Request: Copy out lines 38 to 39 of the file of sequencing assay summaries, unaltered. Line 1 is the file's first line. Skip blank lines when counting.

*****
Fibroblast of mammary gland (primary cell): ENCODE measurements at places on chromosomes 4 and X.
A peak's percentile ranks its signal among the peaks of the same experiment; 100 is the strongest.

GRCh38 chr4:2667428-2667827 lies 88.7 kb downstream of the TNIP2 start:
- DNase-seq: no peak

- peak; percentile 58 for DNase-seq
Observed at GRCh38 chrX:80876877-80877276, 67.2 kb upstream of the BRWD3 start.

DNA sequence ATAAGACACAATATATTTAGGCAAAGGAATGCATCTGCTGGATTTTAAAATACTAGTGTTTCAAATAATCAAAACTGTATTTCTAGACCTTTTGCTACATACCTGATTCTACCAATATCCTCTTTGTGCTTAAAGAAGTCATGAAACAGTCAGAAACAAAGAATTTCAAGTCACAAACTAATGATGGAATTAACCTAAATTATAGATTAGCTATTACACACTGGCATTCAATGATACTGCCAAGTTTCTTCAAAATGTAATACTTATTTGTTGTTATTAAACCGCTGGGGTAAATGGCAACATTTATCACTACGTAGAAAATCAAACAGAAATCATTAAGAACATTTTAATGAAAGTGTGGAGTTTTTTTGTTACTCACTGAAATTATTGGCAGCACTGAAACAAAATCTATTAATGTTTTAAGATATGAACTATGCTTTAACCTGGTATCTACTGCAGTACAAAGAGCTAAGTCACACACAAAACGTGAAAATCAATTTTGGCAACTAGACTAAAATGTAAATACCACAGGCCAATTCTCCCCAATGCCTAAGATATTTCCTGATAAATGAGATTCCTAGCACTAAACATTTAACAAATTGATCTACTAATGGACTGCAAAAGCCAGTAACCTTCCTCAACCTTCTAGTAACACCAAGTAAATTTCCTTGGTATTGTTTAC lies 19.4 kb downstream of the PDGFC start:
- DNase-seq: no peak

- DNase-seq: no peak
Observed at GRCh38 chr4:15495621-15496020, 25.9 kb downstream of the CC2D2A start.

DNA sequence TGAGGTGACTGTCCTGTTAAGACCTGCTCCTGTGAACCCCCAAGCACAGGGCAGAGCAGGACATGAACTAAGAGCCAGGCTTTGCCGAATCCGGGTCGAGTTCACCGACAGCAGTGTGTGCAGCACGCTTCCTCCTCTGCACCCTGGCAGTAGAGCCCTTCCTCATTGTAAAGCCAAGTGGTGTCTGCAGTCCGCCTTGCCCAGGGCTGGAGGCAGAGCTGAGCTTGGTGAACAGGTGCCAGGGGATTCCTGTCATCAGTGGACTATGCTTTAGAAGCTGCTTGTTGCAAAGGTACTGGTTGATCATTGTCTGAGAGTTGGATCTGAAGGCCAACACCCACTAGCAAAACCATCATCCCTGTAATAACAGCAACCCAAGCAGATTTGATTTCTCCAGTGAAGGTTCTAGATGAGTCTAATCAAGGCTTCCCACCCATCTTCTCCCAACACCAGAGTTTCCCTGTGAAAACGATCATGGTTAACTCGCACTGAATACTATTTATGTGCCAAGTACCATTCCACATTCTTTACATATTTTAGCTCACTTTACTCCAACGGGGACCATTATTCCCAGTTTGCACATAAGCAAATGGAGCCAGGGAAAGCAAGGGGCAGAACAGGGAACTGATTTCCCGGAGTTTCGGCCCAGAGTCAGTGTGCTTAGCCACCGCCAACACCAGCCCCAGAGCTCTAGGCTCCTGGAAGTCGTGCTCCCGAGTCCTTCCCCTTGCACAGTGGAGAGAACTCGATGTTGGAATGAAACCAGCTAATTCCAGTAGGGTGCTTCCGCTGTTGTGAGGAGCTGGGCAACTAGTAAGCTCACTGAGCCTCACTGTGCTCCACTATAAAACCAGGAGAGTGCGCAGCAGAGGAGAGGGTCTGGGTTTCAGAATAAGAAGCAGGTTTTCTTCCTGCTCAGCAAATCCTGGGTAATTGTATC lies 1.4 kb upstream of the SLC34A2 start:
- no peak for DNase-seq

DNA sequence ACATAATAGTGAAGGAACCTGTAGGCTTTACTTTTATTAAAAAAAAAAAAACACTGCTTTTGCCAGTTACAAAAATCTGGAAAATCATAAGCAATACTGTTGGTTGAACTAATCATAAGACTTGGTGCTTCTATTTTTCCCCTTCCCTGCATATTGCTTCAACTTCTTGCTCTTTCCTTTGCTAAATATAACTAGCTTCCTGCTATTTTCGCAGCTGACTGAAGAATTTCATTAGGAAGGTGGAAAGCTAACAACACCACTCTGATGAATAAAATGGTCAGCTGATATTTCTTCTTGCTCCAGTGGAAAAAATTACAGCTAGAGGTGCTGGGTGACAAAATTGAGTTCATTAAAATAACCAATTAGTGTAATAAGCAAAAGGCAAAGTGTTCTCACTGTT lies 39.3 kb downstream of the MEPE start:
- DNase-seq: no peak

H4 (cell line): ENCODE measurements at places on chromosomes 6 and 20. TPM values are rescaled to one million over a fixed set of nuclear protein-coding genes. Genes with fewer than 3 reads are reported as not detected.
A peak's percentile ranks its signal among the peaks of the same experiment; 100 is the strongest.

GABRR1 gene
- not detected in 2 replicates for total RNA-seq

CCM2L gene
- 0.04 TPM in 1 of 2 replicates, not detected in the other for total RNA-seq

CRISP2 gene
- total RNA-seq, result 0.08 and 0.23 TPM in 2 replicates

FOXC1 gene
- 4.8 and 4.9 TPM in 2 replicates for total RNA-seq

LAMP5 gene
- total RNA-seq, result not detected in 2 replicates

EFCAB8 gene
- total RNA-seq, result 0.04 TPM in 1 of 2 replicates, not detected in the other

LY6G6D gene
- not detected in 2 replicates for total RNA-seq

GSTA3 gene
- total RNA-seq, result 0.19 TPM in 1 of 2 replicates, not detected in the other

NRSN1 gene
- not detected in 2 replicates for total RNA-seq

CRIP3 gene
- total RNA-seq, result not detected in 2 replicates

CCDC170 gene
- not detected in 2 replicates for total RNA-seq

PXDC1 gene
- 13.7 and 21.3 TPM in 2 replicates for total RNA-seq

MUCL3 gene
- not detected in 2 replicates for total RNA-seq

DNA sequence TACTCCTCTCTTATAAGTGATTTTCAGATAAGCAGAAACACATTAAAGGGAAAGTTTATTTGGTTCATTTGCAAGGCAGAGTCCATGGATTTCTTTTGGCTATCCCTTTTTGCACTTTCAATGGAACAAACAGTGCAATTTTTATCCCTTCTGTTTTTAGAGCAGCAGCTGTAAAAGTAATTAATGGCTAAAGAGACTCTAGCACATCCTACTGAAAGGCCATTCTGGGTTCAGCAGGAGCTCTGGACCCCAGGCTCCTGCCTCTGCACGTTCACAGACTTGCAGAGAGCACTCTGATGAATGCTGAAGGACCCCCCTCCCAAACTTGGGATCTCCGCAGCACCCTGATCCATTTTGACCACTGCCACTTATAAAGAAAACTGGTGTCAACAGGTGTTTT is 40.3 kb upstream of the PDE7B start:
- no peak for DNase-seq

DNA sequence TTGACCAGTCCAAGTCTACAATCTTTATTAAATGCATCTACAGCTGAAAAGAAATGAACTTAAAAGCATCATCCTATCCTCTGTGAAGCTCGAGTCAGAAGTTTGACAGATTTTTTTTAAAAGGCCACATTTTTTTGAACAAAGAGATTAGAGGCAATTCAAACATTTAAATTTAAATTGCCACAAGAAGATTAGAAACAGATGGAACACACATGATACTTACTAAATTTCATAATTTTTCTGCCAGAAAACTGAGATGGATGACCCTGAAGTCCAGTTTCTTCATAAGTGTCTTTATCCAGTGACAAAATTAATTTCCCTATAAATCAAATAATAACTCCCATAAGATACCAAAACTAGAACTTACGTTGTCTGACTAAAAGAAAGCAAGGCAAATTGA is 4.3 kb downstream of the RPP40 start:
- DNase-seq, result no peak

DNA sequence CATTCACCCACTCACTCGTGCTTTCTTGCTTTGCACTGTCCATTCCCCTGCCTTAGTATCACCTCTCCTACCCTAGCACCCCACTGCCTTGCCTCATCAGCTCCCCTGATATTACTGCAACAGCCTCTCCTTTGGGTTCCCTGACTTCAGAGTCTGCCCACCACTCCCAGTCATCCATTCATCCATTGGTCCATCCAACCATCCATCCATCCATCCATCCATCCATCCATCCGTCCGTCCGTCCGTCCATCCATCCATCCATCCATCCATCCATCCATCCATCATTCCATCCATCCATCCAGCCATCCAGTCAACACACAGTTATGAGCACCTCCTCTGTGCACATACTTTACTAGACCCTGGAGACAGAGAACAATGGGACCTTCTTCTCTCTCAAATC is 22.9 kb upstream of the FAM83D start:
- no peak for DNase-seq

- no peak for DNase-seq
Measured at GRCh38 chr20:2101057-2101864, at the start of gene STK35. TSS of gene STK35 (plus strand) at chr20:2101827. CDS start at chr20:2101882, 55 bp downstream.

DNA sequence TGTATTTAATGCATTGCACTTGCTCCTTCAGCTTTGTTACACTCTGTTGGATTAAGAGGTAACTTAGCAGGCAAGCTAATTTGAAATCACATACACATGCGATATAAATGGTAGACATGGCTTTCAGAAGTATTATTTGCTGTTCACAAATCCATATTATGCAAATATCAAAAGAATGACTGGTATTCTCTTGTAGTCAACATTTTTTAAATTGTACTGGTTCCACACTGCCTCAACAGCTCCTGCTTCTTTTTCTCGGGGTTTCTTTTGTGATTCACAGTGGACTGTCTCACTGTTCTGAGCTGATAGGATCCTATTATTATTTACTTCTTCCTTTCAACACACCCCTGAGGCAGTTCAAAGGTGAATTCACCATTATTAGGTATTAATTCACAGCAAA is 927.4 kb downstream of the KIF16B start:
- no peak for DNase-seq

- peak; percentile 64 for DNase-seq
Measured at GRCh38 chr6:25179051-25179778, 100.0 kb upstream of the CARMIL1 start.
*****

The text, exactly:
- not detected in 2 replicates for total RNA-seq

PXDC1 gene